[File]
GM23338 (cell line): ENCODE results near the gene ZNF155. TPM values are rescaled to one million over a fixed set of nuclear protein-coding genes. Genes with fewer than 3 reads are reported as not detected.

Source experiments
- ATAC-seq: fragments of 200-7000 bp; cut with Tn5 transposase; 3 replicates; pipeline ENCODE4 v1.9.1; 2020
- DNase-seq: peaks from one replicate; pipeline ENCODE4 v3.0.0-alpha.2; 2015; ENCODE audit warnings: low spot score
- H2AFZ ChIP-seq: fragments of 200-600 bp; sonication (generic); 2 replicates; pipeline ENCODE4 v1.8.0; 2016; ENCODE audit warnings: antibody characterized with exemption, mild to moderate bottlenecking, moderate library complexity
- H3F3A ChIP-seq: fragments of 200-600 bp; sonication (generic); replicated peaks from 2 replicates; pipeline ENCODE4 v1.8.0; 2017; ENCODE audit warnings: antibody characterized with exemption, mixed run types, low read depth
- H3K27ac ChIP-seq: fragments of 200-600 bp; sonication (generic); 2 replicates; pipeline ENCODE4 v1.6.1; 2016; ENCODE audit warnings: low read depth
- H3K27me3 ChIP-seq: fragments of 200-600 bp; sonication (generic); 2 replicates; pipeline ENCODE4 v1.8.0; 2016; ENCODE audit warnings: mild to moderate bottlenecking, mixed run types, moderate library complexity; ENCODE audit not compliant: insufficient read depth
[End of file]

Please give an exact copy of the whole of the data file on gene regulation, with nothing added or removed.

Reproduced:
GM23338 (cell line): ENCODE results near the gene ZNF155. TPM values are rescaled to one million over a fixed set of nuclear protein-coding genes. Genes with fewer than 3 reads are reported as not detected.

Source experiments
- ATAC-seq: fragments of 200-7000 bp; cut with Tn5 transposase; 3 replicates; pipeline ENCODE4 v1.9.1; 2020
- DNase-seq: peaks from one replicate; pipeline ENCODE4 v3.0.0-alpha.2; 2015; ENCODE audit warnings: low spot score
- H2AFZ ChIP-seq: fragments of 200-600 bp; sonication (generic); 2 replicates; pipeline ENCODE4 v1.8.0; 2016; ENCODE audit warnings: antibody characterized with exemption, mild to moderate bottlenecking, moderate library complexity
- H3F3A ChIP-seq: fragments of 200-600 bp; sonication (generic); replicated peaks from 2 replicates; pipeline ENCODE4 v1.8.0; 2017; ENCODE audit warnings: antibody characterized with exemption, mixed run types, low read depth
- H3K27ac ChIP-seq: fragments of 200-600 bp; sonication (generic); 2 replicates; pipeline ENCODE4 v1.6.1; 2016; ENCODE audit warnings: low read depth
- H3K27me3 ChIP-seq: fragments of 200-600 bp; sonication (generic); 2 replicates; pipeline ENCODE4 v1.8.0; 2016; ENCODE audit warnings: mild to moderate bottlenecking, mixed run types, moderate library complexity; ENCODE audit not compliant: insufficient read depth